Franciscan University of Steubenville Professor Eugene Gan authors this first-of-its-kind Catholic roadmap for the digital age: Infinite Bandwidth: Encountering Christ in the Media. He navigates you faithfully through the digital world, encouraging frustrated parents not to throw out cell phones, ban the Internet, chuck computers, or pitch portable media devices. That would be a mistake and believe it or not would be going against more than seven decades of Catholic teaching.
From Church documents on social communications, Gan extracts seven principles or "media keys" of how to approach and use media.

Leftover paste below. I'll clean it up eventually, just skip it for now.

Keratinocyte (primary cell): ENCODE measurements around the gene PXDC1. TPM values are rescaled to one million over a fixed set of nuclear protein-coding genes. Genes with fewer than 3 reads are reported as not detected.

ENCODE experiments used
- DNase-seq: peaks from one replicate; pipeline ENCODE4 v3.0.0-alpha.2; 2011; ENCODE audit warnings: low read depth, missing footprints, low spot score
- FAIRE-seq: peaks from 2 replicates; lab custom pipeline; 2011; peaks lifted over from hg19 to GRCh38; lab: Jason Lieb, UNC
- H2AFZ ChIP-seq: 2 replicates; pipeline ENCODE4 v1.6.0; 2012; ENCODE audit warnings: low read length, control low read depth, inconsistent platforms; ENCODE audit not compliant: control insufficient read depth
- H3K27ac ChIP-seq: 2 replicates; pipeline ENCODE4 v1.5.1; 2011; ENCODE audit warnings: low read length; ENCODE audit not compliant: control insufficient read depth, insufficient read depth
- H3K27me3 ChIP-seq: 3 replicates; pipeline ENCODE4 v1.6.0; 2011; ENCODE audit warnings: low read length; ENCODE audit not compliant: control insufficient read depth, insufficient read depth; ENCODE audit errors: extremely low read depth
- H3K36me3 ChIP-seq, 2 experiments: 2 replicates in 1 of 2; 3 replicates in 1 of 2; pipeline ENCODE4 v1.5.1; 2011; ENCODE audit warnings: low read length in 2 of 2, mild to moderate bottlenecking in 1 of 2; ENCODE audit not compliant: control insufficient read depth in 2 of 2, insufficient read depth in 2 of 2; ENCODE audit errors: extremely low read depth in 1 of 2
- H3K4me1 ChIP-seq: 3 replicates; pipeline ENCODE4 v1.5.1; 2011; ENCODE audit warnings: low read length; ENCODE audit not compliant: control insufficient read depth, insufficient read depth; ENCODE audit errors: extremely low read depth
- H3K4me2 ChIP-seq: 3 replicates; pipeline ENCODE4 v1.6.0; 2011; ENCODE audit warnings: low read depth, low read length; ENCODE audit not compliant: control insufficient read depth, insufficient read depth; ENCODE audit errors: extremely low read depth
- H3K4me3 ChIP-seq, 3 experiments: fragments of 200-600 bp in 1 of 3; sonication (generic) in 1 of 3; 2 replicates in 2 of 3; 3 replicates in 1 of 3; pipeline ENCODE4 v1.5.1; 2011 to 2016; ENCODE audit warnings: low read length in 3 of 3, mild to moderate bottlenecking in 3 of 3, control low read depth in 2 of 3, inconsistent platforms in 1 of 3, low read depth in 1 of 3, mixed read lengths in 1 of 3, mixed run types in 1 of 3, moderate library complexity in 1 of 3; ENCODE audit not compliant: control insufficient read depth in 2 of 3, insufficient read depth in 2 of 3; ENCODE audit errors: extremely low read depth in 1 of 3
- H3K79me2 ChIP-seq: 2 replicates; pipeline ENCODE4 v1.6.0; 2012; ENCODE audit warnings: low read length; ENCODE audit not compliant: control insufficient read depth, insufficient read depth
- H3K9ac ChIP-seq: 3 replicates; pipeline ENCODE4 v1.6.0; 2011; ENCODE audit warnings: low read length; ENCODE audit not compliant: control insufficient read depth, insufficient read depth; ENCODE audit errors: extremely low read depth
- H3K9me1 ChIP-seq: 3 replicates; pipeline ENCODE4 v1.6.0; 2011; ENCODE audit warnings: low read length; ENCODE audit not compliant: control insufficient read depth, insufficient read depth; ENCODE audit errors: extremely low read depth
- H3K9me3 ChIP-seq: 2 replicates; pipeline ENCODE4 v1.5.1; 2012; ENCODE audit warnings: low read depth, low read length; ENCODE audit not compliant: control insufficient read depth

The Church and Gan say that we must enter into the modern day "Areopagus," the social and intellectual hub of ancient Athens where Paul preached to pagans, and use the media tools God has given us to make truth known and serve mankind. Cardinal John Patrick Foley says, "Frankly, I wish that such a book had existed when I was president of the Pontifical Council for Social Communications as a text which I could have recommended. The important thing, however, is that it exists now to provide a text, context, and challenge for those who wish to bring both Christian principles and professional excellence to their work in the media." Gan offers chapter after chapter of real-life experience of how to assess movies, games, and gadgets for you and your teens. Of how to judge the merits of a film like Saving Private Ryan, and what sets it apart from Nightmare on Elm Street. Can the one be acceptable viewing and the other not? Definitely. And Gan details why. Infinite Bandwidth: Encountering Christ in the Media is way out front of the newest gizmo and will stay there thanks to its time principles that can be applied in all digital terrain, now and the future. Parents, educators, and students will put this book down with an entirely different attitude about the relationship between faith and media use.